9. B.R. - March 13, 2017 5:49 pm

    In the climate we live in today, it is so comforting to read the words you write. Thanks for
    Sharing your talent with us.

  10. Bella Michelle - March 13, 2017 7:11 pm

    Found you via a dear Alabama friend and so glad I did. Our region produces the best words because we know the art of good story telling is something that isn’t bestowed upon just anyone. Happy Monday!

  11. Michael S. Hickman - March 13, 2017 8:56 pm

    You’re right-on here. I have a place next to my lake house that’s literally where they took most of the bait & tackle section of a convenience store and converted it into a restaurant like you describe above. If you don’t want to wait, you’d better get there before 5pm because it will be packed with locals from 25 miles around. In order to turn tables quicker, they don’t serve dessert at the table. You have to pick that up a-la-carte while you pay for your next morning’s red wigglers and beer. By the way, the food is PHENOMENAL. If you happen into this place by accident, you’ll know it by the awesome fried quail appetizers. I’m not going to tell you where it is, or the name though. It’s still a convenience store, by the way, but they shut down the pumps at around 6pm because they need the room for restaurant parking.

  12. Mark G. - March 13, 2017 9:02 pm

    There’s a place just like this in Snead, Alabama. Your stories bring back memories from my childhood, Papa’s mules, Granny M’s knittin, Granny G’s cathead biscuits, eatin watermelon straight off the vine beside the patch with Granddaddy G., pullin corn or cuttin firewood with my dad, shellin purplehulls or diggin taters with my momma. I didn’t realize how much I missed it until I started reading your stories. Your stories slow my mind and bring a peace I’d forgotten about. Thank you for sharing your gift and allowing a focused mind to wonder a bit… God Bless!

  13. Judy - March 14, 2017 2:08 am

    The first time I went south, I couldn’t find unsweetened tea anywhere. So I ask if they had Pop. I was asked if I wanted a Coke? No, I wanted a Diet Pepsi and they had it, but they called all cola drinks, Coke. I never did acquire a taste for grits or greens. But the others with me sure liked their biscuits with with some thing called “red” gravy on top? I like my biscuits with real butter and honey. LOL

  14. Michael Hawke - March 14, 2017 2:11 am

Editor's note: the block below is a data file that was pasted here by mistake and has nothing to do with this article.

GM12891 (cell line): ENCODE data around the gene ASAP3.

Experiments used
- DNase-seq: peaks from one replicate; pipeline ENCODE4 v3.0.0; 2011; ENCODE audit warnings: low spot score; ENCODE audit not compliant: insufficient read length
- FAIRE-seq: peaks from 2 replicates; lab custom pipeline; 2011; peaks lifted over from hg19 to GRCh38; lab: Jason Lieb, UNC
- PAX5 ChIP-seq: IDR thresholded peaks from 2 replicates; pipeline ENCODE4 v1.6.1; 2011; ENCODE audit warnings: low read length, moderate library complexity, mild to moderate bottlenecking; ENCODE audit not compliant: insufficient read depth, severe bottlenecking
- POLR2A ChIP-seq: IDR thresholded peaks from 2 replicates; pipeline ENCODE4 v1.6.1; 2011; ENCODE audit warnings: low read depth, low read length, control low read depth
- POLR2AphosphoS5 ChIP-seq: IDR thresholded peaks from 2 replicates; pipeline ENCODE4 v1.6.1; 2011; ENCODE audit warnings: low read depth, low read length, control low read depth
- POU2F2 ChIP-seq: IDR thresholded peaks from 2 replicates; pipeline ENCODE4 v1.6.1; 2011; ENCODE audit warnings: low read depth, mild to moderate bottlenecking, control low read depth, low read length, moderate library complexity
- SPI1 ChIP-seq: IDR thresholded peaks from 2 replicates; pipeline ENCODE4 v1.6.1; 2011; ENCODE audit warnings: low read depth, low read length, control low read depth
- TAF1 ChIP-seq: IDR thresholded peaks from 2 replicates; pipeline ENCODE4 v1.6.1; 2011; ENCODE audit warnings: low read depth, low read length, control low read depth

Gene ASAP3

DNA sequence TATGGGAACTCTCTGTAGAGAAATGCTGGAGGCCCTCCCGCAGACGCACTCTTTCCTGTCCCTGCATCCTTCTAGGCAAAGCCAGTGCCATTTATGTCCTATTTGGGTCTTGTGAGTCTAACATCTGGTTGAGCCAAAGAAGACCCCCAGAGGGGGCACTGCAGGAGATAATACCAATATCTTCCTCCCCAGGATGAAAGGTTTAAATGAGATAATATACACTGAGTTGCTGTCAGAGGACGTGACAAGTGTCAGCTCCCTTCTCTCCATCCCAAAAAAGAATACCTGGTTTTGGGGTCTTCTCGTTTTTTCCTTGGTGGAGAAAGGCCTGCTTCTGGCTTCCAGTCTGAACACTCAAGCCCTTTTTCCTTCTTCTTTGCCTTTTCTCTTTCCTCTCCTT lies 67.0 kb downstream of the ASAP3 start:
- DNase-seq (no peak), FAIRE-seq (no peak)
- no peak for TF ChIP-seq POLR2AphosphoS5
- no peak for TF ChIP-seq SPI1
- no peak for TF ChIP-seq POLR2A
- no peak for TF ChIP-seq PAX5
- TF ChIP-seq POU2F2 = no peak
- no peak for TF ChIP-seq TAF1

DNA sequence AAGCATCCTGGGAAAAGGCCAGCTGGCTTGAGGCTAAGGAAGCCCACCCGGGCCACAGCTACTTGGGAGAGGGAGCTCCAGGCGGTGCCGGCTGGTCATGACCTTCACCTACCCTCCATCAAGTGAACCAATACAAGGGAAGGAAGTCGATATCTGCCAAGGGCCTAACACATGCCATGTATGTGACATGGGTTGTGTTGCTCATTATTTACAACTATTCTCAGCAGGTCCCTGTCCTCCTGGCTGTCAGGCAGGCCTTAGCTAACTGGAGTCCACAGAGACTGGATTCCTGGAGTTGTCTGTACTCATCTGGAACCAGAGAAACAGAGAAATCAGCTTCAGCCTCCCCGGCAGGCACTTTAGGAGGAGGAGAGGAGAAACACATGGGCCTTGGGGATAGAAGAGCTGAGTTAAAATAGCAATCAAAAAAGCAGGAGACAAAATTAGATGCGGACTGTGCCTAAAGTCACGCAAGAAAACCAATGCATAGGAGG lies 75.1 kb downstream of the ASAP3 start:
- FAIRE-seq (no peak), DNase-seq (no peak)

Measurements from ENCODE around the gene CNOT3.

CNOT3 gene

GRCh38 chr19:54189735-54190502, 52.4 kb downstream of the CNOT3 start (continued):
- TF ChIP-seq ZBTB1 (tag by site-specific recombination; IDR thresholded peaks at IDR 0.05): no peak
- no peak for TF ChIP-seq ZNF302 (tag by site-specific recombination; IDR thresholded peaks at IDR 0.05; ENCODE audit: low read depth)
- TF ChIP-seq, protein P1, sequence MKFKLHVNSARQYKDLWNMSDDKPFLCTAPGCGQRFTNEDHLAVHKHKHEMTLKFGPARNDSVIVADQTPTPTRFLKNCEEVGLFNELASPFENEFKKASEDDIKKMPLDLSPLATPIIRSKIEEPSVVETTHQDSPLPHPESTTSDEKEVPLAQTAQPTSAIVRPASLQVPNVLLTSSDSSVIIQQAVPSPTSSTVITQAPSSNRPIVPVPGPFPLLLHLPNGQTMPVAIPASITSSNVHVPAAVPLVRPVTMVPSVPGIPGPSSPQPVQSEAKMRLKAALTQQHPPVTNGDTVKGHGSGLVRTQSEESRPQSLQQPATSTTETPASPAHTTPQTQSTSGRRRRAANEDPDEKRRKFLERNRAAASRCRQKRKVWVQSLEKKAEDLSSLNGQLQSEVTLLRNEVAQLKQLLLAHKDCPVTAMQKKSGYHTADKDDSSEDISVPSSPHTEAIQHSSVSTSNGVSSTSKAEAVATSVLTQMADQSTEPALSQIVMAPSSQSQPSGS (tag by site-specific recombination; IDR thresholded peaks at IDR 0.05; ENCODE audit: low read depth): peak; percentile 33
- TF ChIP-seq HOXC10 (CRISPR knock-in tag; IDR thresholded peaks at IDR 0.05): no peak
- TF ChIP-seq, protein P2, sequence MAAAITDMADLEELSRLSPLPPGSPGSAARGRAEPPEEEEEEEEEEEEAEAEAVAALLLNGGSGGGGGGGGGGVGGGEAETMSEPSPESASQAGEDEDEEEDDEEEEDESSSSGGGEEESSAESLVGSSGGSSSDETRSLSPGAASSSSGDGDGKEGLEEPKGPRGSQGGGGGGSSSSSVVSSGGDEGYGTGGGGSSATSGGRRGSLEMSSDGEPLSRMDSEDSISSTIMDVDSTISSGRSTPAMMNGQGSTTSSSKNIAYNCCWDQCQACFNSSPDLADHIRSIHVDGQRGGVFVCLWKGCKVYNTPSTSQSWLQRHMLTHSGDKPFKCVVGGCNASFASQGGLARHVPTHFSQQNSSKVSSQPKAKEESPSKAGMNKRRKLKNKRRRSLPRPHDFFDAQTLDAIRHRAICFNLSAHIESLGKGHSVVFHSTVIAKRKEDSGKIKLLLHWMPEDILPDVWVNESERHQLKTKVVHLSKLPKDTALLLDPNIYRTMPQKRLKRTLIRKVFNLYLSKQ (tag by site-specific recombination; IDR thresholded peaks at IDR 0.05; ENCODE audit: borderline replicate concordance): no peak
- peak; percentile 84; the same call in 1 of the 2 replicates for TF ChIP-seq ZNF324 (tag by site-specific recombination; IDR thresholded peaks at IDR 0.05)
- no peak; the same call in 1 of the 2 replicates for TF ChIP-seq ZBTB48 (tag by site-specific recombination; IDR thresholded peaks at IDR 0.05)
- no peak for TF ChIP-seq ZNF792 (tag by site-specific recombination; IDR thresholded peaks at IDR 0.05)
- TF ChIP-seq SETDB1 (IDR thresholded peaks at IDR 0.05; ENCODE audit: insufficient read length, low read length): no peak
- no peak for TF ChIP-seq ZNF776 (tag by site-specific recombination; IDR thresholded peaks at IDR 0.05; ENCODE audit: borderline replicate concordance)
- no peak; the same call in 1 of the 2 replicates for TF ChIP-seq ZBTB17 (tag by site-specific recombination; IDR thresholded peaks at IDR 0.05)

Makes me want to visit. Thank you.

  15. June RouLaine Phillips i - March 14, 2017 5:08 am

    this reminds me of a little spot in the middle of nowhere…steaks you can cut with a butter knife..Always service with a smile.

  16. Michael Bishop - March 14, 2017 1:08 pm

    In my book, zipper peas rank right up there with rattlesnake beans! Human salvation through culinary legerdemain! Et cetera. Et cetera. Thank you.

  17. Jackie Garvin - March 16, 2017 8:52 pm

    Geneva,AL is a tiny little town in southeastern AL. It is the place both my parents were raised. I spent lots of time in Geneva visiting my grandparents who lived in the Cotton Mill Village in a 3 room house with unadorned light bulbs that hung from the ceiling, a kerosene furnace for heat, and an enamel kitchen table. I learned about life, zipper peas, homemade biscuits, Jesus and love in that community of hard working poor people. I’m grateful for the gift of small town Southern life.

  18. Lori - March 16, 2017 11:39 pm

    Sean I just love your musings. You need to come eat at Laney’s in Leeds. The white flour handprints on the backsides of the cooks when they come out of the kitchen says it all. I know you would find tons of fodder for body and blog.
    Lori Frank
    Deep South Painting and Murals

  19. Susie Munz - March 17, 2017 2:52 pm

    Great story, Sean. I just got back from visiting my daughter in Costa Rica. What was my favorite thing? The REAL people, like you describe so well…the people who say “How are you?” And really want to know how YOU are, come by to pet your dog before the vet comes to help him cross the rainbow bridge, who bring you fresh vegetables from their garden, or who came to a pot luck to meet your “mama” who is visiting from the States. We are losing kindness, and that is so sad. We need to work on bringing it back. You are helping with that cause! Thank you.